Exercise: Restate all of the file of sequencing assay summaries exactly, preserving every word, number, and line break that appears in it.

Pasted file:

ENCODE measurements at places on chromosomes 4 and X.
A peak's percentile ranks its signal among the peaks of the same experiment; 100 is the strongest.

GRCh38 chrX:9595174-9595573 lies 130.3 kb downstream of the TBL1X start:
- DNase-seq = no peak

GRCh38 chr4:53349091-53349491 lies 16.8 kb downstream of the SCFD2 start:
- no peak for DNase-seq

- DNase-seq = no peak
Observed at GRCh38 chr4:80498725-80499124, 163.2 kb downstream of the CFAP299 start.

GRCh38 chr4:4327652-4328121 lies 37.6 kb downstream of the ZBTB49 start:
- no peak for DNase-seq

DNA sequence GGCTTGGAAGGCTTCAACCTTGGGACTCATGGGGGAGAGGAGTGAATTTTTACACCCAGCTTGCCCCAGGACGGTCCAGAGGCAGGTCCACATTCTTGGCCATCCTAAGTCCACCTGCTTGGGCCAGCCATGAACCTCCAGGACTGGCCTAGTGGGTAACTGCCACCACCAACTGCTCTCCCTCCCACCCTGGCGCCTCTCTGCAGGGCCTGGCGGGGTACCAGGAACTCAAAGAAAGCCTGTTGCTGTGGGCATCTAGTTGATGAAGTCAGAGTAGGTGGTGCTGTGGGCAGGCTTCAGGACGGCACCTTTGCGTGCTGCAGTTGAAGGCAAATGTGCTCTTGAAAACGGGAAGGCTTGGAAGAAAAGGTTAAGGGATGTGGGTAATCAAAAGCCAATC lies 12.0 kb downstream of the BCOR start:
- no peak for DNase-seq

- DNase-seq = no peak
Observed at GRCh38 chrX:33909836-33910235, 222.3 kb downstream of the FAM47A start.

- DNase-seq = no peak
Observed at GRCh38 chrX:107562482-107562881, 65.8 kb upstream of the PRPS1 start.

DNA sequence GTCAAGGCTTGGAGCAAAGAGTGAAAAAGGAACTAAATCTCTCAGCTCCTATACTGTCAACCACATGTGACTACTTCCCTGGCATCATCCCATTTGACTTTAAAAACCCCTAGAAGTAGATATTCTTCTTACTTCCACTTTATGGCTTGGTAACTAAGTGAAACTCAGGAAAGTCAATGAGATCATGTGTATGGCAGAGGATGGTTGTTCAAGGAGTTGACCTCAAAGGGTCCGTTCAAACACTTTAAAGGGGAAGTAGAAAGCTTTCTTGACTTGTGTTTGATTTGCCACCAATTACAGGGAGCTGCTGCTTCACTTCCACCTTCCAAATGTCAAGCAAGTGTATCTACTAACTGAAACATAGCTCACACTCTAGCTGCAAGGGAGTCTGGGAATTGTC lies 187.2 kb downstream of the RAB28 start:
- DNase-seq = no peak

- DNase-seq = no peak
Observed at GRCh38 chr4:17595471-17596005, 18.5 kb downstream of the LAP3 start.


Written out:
ENCODE measurements at places on chromosomes 4 and X.
A peak's percentile ranks its signal among the peaks of the same experiment; 100 is the strongest.

GRCh38 chrX:9595174-9595573 lies 130.3 kb downstream of the TBL1X start:
- DNase-seq = no peak

GRCh38 chr4:53349091-53349491 lies 16.8 kb downstream of the SCFD2 start:
- no peak for DNase-seq

- DNase-seq = no peak
Observed at GRCh38 chr4:80498725-80499124, 163.2 kb downstream of the CFAP299 start.

GRCh38 chr4:4327652-4328121 lies 37.6 kb downstream of the ZBTB49 start:
- no peak for DNase-seq

DNA sequence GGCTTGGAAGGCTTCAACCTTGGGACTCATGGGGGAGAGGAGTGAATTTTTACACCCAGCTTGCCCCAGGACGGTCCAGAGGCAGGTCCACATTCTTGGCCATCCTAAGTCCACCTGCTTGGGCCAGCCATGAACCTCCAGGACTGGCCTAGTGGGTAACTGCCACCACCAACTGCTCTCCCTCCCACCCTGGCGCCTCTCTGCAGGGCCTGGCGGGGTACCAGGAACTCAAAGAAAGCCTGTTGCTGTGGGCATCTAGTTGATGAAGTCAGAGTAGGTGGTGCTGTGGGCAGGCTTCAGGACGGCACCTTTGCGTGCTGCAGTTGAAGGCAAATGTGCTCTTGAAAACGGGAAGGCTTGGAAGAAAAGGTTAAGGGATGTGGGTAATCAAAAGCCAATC lies 12.0 kb downstream of the BCOR start:
- no peak for DNase-seq

- DNase-seq = no peak
Observed at GRCh38 chrX:33909836-33910235, 222.3 kb downstream of the FAM47A start.

- DNase-seq = no peak
Observed at GRCh38 chrX:107562482-107562881, 65.8 kb upstream of the PRPS1 start.

DNA sequence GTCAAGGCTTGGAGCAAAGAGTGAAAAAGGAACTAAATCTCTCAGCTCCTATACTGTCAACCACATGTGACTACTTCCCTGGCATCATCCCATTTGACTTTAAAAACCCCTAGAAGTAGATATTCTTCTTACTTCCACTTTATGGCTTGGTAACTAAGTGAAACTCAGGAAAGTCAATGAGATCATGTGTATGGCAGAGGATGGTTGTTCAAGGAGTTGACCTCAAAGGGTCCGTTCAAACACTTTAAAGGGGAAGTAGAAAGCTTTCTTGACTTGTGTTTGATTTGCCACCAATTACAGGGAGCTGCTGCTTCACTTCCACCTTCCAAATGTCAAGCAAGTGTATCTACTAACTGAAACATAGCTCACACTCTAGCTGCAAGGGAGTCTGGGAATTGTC lies 187.2 kb downstream of the RAB28 start:
- DNase-seq = no peak

- DNase-seq = no peak
Observed at GRCh38 chr4:17595471-17596005, 18.5 kb downstream of the LAP3 start.